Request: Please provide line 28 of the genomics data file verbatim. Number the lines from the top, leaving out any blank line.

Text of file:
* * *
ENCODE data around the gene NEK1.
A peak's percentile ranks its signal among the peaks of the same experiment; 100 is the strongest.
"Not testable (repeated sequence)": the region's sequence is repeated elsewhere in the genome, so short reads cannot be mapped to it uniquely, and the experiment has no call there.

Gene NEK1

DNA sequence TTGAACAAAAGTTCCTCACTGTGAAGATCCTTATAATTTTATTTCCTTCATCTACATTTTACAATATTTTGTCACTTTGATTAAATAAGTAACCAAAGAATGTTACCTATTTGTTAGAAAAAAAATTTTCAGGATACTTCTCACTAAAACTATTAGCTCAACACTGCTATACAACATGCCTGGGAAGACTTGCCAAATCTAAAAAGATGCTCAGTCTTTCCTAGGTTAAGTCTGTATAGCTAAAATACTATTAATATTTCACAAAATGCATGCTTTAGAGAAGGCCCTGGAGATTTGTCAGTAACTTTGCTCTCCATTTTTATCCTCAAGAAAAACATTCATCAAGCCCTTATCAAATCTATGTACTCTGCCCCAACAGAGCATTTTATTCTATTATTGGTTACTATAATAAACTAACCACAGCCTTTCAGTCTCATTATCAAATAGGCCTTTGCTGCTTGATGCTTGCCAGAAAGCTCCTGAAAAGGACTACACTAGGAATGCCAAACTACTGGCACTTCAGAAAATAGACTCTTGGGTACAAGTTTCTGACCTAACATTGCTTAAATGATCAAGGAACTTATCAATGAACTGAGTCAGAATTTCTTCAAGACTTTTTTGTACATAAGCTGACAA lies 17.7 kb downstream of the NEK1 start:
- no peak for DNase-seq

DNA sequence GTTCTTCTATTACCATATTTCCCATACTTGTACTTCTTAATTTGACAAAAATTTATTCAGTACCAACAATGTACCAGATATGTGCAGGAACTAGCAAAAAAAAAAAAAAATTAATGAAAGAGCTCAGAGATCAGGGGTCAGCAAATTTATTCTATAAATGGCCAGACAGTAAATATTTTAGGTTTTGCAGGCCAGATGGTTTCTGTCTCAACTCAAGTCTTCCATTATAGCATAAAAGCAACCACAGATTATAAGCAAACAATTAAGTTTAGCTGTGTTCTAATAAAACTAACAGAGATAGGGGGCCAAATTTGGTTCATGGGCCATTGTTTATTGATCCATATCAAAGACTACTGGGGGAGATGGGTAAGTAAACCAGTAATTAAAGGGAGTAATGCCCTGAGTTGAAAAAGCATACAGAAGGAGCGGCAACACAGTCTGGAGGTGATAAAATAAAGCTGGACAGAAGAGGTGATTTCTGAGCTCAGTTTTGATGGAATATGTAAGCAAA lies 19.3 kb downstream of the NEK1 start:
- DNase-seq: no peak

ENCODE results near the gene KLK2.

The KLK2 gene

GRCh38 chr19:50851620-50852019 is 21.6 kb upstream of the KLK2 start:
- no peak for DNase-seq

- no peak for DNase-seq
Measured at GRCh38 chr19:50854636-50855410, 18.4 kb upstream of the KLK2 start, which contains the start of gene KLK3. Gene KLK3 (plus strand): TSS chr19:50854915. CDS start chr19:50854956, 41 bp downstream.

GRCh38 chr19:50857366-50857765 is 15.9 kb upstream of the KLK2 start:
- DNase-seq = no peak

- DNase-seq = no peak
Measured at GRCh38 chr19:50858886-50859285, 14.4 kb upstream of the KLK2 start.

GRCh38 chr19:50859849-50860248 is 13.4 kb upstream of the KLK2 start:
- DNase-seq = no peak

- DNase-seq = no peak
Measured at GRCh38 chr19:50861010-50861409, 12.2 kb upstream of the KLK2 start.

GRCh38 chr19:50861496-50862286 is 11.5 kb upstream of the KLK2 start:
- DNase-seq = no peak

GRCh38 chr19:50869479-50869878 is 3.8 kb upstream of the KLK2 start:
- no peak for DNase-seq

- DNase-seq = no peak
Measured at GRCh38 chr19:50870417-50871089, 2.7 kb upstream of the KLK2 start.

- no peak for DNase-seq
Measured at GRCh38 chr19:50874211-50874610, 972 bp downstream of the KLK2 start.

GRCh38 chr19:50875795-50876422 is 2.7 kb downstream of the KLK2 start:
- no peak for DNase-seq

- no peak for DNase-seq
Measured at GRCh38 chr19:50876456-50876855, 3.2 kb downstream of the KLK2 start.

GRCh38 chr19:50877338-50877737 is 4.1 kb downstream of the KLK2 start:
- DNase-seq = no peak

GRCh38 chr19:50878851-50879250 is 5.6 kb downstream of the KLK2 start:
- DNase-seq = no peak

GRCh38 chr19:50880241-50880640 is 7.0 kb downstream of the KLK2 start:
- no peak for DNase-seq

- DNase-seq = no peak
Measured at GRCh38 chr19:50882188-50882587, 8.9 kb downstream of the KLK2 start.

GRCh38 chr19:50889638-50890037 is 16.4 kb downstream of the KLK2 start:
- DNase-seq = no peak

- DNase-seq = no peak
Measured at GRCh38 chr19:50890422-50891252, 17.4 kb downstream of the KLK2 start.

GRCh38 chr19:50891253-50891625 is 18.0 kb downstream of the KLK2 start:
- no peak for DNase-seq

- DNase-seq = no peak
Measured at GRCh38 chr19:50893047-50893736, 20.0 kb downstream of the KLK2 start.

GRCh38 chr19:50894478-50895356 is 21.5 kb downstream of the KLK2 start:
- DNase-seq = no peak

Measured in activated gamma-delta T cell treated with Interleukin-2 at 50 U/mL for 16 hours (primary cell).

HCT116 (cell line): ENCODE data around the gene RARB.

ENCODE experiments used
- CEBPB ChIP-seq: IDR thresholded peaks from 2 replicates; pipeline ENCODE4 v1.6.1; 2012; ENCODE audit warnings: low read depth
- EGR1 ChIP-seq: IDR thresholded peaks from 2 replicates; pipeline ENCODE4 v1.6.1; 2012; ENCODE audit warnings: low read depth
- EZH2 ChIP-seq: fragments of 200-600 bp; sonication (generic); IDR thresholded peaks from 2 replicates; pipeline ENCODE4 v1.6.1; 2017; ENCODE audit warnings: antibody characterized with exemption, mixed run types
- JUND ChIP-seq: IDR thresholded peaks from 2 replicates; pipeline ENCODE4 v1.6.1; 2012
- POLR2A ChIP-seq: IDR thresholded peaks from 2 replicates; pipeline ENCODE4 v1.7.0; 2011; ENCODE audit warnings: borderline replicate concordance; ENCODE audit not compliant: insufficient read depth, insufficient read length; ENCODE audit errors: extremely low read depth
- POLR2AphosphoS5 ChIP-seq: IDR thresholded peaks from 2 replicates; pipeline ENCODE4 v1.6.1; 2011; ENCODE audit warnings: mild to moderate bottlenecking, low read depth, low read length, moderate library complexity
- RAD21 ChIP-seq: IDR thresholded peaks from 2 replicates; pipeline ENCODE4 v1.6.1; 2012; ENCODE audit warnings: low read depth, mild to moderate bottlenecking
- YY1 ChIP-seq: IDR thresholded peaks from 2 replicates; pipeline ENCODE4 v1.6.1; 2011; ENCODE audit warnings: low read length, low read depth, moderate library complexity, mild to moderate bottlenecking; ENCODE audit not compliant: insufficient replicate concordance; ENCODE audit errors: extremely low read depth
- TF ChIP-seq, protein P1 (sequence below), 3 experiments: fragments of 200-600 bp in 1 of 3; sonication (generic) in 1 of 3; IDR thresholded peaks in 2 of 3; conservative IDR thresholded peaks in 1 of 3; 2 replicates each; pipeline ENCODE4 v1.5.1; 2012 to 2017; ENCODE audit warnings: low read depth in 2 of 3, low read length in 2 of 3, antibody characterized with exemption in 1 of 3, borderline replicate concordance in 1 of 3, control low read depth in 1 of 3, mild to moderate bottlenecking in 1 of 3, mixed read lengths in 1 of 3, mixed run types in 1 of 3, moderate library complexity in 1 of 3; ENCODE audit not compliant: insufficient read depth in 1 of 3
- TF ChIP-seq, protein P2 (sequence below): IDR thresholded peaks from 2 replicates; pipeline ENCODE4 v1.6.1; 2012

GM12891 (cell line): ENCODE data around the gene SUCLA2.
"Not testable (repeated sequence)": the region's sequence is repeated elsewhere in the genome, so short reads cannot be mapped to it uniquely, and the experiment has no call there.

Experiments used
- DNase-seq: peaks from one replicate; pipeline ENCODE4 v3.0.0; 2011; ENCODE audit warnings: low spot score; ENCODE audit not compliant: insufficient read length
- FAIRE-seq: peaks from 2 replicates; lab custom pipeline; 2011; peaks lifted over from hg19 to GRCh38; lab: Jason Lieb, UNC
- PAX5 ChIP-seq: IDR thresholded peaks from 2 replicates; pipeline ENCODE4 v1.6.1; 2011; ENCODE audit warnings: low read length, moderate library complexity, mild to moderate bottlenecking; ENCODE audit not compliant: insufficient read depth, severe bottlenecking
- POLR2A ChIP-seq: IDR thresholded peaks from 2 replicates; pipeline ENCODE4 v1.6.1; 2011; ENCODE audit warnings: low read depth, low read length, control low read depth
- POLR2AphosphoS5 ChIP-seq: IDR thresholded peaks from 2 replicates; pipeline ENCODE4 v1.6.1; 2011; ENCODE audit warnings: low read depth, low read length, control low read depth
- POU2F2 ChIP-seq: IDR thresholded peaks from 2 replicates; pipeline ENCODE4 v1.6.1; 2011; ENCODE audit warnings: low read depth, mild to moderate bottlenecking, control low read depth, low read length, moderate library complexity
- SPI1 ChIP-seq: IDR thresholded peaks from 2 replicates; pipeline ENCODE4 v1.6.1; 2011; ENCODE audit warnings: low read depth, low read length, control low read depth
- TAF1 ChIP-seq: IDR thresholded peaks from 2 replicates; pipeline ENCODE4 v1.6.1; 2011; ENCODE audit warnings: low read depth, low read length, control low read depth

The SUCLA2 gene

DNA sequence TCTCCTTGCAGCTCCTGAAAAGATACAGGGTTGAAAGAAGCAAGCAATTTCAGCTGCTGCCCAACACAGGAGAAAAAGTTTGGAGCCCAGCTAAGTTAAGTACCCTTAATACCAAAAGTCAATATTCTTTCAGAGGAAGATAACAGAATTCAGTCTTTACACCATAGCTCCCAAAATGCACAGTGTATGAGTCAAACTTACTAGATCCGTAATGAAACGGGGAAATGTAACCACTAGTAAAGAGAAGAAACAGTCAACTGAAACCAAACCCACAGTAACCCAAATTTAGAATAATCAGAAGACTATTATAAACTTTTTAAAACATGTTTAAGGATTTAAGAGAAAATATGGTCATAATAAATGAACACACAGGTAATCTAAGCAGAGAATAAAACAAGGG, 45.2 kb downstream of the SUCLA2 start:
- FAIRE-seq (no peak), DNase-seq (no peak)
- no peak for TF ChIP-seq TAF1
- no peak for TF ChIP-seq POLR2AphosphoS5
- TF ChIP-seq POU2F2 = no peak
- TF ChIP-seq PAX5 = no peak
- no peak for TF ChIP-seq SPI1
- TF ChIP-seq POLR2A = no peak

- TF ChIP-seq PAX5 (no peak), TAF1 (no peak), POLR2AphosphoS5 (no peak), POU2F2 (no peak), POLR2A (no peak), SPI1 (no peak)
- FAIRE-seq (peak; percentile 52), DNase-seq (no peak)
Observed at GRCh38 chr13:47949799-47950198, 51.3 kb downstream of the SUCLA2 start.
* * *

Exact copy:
Measured at GRCh38 chr19:50870417-50871089, 2.7 kb upstream of the KLK2 start.